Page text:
In the midst of recording and producing In Clover, Jackson released the first record in his Summerooms side-project. As he built connections to professional engineers and producers, he formally made a distinction between his home-recorded albums and his more serious studio projects. The impact and artistry of Summerooms is an essay for another time, but soon Jackson would make another name change, signaling the end of Fiery Crash as it currently existed.
In 2016, Jackson had his quietest year of production to date. As always, he was working on music in the background, but his only formal release that was the iPhone-recorded single “Skin.” An announcement accompanied the track, stating that “the name ‘Fiery Crash’ is seeing its last days.” The decision would be formalized the following year when Jackson released Town Runner, his debut EP as Make Sure. The record was produced in partnership with Renew the Arts—the daughter organization of the NFfCR. Jackson’s relationship with the organization and its artist community continues to this day, and his work as Make Sure finds him even wiser and more collaborative than before.
Those Chords, They Still Hold Me Dear
While, contextually, Practice Shots was definitely a turning point in Jackson’s musical career, let us not forget to consider the record and its merits. Simply put, Practice Shots holds up remarkably well and stands on its own alongside his later, more mature work content. Moreover, it’s the definitive record of the Fiery Crash project. It’s not necessarily defining of Jackson’s greater artistic output, and it’s maybe not even the “best” record from the project (In Clover, as previously stated, boasts the best Fiery Crash lyrics and production, hands down). But no record better captures Jackson’s vision and feelings in that season of his music.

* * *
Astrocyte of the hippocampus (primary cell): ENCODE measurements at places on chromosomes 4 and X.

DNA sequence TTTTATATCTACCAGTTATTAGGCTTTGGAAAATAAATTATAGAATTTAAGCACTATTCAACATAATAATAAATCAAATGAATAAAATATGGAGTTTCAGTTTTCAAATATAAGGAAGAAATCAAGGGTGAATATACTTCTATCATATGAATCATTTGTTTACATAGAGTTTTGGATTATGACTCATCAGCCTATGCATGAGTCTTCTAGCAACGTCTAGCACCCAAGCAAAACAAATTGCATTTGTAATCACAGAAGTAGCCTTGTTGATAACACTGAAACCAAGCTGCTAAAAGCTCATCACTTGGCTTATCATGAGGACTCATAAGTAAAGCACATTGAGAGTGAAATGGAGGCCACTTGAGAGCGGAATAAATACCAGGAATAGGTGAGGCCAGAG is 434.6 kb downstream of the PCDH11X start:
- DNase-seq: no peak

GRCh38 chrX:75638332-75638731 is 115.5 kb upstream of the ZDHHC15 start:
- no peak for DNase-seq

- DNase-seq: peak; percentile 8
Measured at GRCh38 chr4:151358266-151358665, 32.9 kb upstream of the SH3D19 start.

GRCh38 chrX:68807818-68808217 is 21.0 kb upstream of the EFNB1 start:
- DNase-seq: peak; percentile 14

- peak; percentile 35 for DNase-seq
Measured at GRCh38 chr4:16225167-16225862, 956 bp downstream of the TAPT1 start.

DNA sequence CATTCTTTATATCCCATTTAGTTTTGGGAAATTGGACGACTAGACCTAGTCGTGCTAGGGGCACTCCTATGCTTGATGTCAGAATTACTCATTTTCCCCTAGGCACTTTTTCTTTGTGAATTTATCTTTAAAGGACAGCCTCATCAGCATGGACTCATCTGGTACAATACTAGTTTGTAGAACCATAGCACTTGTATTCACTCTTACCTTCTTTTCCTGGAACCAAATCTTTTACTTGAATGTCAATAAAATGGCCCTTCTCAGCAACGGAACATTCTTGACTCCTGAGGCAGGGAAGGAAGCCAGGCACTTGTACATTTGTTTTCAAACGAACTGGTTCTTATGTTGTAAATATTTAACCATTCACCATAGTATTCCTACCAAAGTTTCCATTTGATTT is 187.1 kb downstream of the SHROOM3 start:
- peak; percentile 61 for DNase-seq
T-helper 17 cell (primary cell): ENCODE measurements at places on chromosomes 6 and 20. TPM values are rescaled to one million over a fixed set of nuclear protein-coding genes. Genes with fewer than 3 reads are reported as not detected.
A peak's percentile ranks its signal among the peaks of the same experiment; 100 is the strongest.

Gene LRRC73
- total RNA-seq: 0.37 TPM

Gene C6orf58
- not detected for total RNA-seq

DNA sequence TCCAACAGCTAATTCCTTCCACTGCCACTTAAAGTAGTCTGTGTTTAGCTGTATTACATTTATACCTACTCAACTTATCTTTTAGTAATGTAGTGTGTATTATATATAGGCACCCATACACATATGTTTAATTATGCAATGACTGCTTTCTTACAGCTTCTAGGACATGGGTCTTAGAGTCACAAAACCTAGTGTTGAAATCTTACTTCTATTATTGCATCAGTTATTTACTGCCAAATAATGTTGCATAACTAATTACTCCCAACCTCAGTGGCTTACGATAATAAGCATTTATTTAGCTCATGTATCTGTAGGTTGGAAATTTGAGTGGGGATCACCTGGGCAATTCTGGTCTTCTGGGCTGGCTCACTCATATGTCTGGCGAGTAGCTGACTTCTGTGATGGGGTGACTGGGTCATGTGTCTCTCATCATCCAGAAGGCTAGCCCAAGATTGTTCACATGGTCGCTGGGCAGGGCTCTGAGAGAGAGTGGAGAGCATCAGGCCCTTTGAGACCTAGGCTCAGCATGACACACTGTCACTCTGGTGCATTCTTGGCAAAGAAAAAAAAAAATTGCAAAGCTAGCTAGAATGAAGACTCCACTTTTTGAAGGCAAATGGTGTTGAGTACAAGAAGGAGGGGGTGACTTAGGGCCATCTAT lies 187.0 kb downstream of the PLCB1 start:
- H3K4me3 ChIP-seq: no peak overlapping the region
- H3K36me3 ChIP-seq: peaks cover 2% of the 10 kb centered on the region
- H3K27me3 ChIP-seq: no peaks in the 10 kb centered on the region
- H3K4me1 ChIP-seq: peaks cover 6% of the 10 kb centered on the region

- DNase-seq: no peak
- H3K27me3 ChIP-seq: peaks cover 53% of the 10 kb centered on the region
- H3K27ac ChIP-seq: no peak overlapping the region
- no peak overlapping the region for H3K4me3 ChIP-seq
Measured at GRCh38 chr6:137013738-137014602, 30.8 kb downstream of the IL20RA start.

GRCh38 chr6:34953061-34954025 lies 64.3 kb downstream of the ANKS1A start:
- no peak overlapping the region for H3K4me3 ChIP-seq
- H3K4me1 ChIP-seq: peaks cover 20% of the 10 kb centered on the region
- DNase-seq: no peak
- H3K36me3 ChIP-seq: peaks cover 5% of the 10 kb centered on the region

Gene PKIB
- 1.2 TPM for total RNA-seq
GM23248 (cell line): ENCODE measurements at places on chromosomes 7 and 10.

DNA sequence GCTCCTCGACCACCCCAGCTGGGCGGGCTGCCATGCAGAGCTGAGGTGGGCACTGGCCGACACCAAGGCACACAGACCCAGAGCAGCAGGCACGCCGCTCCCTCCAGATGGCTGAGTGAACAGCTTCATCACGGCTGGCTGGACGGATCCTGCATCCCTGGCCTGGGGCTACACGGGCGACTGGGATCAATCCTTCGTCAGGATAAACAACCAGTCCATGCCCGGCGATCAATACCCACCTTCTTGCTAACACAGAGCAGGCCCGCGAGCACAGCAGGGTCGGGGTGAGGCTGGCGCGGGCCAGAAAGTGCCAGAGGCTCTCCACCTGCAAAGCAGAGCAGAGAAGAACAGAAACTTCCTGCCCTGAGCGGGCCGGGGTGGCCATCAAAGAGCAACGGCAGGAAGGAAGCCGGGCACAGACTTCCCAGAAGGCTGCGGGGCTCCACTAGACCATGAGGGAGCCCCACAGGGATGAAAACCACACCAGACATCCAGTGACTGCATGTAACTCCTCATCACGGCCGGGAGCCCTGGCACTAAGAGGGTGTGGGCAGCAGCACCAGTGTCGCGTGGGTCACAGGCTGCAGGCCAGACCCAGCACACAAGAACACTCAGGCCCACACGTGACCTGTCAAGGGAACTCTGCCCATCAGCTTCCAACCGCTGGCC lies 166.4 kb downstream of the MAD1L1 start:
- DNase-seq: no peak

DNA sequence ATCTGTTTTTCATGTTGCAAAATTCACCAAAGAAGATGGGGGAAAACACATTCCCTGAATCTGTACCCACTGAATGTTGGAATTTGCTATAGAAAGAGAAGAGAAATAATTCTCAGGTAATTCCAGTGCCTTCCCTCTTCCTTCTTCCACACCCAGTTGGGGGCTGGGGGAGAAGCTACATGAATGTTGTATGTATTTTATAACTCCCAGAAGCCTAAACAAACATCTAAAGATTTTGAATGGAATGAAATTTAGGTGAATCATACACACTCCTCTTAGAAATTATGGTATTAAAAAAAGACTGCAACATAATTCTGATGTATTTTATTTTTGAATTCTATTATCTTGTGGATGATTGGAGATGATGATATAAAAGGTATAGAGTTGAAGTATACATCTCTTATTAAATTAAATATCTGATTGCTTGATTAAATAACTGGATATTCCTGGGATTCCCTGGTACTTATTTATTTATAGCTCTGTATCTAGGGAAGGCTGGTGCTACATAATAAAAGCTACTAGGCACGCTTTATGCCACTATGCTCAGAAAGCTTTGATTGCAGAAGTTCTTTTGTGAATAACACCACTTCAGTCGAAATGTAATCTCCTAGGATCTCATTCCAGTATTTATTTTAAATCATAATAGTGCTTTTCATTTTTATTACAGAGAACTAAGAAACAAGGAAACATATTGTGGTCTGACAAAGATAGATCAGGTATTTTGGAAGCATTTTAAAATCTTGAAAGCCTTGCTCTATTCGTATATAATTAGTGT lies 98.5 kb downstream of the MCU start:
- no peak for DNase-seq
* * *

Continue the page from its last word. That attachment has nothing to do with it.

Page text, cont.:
The record opens with Jackson’s baritone and an acoustic guitar on “Cada Año.” Shimmering ambient textures give way to the album’s signature drum machines, establishing a hazy tone that shines with greater clarity in this new remaster while maintaining the dreamy nature of the original recordings. Whenever I think of Practice Shots, I hear this song’s melody in my head—and not just because it’s first. It showcases a richness in Jackson’s voice; he feels supremely comfortable, and the feeling is contagious.
While “Cada Año” does much to set the mood of Practice Shots, the lyrical heart of the record is the following track, “Land Beneath the Shades.” One of the greatest beneficiaries of the new remaster, the song is built around a looped drum machine and acoustic guitar. It’s one of the record’s most enveloping songs, and the simple refrain of “I want to be calm” is the album’s thesis statement. With verses that contain seemingly “calm” moments, the song acknowledges the unrest that can lie within life’s quiet moments. Practice Shots is built around that tension. There aren’t moments of high drama, but rather a simmering unease—an ebbing and flowing of feeling and numbness. Sometimes you want to be calm; other times, like the final lyric of the song states, you just want to be done.